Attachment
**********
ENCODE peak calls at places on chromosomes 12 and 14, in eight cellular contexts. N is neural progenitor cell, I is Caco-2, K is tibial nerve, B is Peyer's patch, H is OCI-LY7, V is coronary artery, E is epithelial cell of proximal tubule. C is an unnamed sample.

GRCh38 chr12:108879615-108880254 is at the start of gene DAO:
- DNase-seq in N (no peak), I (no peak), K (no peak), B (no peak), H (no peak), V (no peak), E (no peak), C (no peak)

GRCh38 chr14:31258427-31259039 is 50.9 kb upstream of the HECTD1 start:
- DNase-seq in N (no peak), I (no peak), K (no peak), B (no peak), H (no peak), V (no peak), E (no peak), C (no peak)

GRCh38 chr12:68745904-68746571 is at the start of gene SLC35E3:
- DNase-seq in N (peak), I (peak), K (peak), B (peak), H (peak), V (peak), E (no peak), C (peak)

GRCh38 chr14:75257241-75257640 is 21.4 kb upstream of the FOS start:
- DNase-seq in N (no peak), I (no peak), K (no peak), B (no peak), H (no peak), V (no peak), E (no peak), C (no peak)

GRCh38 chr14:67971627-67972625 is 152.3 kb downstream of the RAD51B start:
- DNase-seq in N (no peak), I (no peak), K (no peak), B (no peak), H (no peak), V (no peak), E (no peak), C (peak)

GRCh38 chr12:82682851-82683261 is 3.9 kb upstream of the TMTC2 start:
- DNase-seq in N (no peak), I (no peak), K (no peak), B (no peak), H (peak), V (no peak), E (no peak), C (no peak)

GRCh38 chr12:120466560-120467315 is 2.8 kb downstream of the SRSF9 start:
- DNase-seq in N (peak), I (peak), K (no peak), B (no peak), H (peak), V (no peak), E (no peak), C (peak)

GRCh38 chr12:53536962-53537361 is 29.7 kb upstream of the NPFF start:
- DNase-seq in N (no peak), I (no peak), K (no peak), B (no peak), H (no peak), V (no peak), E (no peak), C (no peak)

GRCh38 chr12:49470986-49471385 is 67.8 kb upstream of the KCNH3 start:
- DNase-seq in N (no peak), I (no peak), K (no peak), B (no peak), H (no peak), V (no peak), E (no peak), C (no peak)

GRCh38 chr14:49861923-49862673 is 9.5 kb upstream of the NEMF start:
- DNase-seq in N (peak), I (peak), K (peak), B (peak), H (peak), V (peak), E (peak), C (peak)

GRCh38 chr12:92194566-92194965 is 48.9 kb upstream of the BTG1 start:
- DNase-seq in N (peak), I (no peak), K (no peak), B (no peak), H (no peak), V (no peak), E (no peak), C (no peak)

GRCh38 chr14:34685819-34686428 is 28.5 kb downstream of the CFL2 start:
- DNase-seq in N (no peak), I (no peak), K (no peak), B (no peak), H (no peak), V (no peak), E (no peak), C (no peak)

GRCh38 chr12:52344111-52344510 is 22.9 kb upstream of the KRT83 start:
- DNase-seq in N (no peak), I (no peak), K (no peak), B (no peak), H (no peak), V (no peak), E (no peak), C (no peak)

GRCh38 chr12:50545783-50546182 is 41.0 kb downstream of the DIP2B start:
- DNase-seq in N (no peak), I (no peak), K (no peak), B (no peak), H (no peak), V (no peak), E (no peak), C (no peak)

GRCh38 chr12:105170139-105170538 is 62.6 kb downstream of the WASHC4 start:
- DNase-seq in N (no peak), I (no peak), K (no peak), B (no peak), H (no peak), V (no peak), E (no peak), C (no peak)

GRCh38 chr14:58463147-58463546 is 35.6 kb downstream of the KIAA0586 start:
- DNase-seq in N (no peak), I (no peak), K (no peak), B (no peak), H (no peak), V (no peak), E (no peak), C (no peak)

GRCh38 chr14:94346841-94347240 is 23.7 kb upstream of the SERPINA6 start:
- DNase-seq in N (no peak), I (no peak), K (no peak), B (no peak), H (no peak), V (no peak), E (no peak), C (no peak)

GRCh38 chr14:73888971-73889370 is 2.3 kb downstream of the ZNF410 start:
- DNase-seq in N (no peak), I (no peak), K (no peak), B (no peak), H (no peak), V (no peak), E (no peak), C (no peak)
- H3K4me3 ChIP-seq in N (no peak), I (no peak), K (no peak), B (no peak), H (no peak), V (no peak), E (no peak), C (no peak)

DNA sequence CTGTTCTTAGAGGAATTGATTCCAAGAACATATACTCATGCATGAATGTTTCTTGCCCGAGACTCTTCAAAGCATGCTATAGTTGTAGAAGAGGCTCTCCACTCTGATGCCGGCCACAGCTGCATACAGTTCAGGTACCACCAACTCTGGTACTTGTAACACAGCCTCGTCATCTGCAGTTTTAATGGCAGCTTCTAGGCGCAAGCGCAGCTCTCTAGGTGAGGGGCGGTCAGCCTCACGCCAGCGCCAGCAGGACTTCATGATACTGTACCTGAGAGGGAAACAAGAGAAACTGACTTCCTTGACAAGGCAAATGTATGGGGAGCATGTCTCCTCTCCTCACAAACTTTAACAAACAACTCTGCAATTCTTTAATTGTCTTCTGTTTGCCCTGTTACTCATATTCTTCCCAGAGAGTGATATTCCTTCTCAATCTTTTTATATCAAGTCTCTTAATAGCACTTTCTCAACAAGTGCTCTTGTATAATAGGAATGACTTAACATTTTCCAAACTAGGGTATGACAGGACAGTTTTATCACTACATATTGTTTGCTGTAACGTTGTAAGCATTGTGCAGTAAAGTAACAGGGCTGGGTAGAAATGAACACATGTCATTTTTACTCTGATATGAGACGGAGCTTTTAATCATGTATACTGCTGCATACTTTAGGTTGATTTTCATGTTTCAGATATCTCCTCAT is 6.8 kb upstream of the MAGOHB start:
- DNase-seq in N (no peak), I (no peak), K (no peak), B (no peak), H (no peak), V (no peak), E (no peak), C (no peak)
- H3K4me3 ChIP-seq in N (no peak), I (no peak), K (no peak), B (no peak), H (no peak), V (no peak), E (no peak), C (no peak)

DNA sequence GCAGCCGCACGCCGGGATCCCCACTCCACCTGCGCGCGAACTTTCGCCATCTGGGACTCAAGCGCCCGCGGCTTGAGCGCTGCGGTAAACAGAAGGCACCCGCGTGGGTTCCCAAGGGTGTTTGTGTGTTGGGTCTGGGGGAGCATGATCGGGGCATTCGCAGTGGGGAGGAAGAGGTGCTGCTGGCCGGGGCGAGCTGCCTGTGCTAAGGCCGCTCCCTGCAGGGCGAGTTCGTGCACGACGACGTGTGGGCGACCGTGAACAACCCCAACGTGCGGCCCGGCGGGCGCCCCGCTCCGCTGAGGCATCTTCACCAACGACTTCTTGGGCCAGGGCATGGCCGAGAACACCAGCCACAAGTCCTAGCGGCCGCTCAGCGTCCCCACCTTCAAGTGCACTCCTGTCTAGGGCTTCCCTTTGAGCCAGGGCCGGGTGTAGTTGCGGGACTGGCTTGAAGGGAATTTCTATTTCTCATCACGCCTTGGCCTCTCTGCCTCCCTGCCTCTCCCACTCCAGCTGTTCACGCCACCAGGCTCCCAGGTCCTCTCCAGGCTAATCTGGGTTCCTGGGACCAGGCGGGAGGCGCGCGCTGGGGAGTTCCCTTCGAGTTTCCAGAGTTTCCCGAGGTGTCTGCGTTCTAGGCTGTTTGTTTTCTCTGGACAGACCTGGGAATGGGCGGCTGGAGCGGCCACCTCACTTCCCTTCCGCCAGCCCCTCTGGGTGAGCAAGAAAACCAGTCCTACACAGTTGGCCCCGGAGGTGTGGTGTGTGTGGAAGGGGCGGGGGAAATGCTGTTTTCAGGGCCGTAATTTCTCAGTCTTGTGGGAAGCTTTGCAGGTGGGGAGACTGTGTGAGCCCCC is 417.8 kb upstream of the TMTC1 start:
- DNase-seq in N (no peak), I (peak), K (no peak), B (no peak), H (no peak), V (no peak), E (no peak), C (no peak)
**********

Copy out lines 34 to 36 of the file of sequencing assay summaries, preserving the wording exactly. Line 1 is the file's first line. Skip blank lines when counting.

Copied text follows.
GRCh38 chr14:94346841-94347240 is 23.7 kb upstream of the SERPINA6 start:
- DNase-seq in N (no peak), I (no peak), K (no peak), B (no peak), H (no peak), V (no peak), E (no peak), C (no peak)

GRCh38 chr14:73888971-73889370 is 2.3 kb downstream of the ZNF410 start: